I used On1 Effects, a plug-in for Photoshop. The X-Trans is also called "ISO-less" because you can do exposure recovery such as this with little to no noise ("graininess") and artifacting. This was shot at ISO 200 in deep shade. I did no noise reduction on this and increased the exposure by around 3 stops. A remarkably usable shot, even so.
As long as you have enough light, and there is not motion that is unpredictable to the cellphone's computer, you can get decent shots. Shot using the LG G5 of Minnehaha Creek in Hopkins, MN.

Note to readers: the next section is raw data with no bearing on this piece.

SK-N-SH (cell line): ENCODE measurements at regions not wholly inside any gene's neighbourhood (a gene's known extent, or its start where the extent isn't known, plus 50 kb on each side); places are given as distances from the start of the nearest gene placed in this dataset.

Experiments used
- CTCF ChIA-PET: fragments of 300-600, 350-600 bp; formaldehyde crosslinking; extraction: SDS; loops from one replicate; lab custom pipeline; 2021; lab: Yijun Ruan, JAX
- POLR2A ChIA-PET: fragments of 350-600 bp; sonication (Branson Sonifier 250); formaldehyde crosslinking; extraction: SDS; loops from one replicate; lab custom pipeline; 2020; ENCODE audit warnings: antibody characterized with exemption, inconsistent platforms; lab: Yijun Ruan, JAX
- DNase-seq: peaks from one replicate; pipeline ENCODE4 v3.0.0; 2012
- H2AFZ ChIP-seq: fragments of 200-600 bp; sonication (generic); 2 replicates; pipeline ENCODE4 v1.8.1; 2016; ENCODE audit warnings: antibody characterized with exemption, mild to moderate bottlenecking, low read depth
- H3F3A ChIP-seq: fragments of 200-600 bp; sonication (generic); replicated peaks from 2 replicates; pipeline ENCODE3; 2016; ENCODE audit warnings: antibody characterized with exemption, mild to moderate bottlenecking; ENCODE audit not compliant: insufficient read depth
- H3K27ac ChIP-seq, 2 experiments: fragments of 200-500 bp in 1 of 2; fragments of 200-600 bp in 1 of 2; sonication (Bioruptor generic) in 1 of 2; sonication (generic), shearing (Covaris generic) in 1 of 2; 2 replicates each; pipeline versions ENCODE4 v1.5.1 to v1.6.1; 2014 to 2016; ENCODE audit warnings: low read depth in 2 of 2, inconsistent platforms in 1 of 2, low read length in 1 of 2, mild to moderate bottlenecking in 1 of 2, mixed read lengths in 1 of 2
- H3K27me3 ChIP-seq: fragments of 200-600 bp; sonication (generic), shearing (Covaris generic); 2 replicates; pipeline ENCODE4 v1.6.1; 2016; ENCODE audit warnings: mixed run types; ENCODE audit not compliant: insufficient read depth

Cellphone Photos dSLR Compared
Here's my "Before" image. I prefer shooting in Manual mode, setting shutter speed, lens aperture, and ISO myself rather than letting the camera's computer decide for me. So I had been shooting tree branches against the sky when suddenly I saw a bunny nearby in the shade. I took a chance - it's digital, it's free - to see what I could do in Photoshop.
From around the bend using a dSLR-similar camera, the Fujifilm X-Pro2 with 35mm f/1.4 lens. The Fuji X-series uses a different pixel color arrangement. Most dSLRs use a Bayer array; the Fuji uses the X-Trans. The X-Pro2 is also a "mirrorless" camera. I find focusing on fast action is faster - you don't have to wait that split second for the mirror to flip up.